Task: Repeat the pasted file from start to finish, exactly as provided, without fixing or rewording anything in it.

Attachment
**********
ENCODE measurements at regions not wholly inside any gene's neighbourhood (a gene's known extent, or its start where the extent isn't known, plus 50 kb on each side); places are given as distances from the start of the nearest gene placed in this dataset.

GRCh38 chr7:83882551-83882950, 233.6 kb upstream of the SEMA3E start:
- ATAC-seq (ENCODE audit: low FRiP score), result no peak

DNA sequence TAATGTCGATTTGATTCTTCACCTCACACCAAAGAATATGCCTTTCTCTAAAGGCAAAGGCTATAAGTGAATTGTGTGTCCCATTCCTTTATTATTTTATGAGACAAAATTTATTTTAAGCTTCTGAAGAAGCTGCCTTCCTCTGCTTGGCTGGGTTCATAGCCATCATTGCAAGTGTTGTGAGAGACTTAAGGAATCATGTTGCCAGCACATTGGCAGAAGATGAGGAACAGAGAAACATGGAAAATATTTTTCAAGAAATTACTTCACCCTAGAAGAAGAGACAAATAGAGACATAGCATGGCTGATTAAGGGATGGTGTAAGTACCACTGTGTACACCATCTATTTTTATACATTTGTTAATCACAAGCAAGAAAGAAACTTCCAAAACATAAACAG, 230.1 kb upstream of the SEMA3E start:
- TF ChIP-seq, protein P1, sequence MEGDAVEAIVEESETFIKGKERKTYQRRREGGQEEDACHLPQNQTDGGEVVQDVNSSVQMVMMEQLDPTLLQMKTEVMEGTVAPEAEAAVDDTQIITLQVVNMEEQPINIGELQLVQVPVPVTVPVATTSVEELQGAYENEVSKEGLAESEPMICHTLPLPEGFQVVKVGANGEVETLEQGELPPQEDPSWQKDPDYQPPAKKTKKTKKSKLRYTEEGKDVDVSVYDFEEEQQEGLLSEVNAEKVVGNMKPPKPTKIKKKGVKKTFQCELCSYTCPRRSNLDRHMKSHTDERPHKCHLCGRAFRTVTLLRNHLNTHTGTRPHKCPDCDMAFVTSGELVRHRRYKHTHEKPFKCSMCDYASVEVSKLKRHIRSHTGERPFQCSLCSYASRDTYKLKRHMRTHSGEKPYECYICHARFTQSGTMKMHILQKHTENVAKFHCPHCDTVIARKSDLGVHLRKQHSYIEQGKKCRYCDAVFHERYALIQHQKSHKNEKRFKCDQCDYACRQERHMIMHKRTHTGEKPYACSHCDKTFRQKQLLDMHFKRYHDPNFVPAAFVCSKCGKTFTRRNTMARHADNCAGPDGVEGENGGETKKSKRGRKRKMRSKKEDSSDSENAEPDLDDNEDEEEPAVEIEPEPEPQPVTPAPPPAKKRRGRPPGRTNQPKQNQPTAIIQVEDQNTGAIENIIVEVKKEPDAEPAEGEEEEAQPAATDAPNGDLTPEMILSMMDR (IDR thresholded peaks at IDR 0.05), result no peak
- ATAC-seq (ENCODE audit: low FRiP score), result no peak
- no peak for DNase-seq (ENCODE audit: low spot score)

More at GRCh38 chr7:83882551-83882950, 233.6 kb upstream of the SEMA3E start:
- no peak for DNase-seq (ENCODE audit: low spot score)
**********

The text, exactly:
ENCODE measurements at regions not wholly inside any gene's neighbourhood (a gene's known extent, or its start where the extent isn't known, plus 50 kb on each side); places are given as distances from the start of the nearest gene placed in this dataset.

GRCh38 chr7:83882551-83882950, 233.6 kb upstream of the SEMA3E start:
- ATAC-seq (ENCODE audit: low FRiP score), result no peak

DNA sequence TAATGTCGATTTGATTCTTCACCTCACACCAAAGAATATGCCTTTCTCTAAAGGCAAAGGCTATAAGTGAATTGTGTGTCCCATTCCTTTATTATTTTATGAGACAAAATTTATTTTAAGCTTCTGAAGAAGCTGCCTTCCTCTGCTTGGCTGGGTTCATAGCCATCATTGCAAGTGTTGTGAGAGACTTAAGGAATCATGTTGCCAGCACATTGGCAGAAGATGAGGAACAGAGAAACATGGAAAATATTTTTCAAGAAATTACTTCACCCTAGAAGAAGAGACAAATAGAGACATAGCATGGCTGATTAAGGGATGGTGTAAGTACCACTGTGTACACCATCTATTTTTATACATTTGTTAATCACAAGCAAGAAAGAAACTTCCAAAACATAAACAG, 230.1 kb upstream of the SEMA3E start:
- TF ChIP-seq, protein P1, sequence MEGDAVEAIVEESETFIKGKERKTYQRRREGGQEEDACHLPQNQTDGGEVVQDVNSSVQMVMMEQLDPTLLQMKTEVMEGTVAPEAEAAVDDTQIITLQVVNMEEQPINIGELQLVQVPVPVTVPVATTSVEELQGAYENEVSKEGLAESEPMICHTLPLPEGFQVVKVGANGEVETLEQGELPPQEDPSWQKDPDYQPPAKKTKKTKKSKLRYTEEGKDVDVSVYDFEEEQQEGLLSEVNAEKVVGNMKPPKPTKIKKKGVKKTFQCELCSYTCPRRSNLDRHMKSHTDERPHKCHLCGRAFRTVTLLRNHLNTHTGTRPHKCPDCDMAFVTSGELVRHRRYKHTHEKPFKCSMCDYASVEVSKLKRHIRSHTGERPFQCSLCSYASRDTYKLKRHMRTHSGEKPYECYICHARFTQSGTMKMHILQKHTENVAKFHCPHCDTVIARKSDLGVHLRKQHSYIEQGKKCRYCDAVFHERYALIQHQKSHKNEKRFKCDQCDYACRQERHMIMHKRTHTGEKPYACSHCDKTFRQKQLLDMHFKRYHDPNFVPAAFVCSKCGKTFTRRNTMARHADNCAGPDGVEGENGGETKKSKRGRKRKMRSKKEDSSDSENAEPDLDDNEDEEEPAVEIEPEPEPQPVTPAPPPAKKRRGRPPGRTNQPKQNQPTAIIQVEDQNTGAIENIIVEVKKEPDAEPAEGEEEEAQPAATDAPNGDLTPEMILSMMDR (IDR thresholded peaks at IDR 0.05), result no peak
- ATAC-seq (ENCODE audit: low FRiP score), result no peak
- no peak for DNase-seq (ENCODE audit: low spot score)

More at GRCh38 chr7:83882551-83882950, 233.6 kb upstream of the SEMA3E start:
- no peak for DNase-seq (ENCODE audit: low spot score)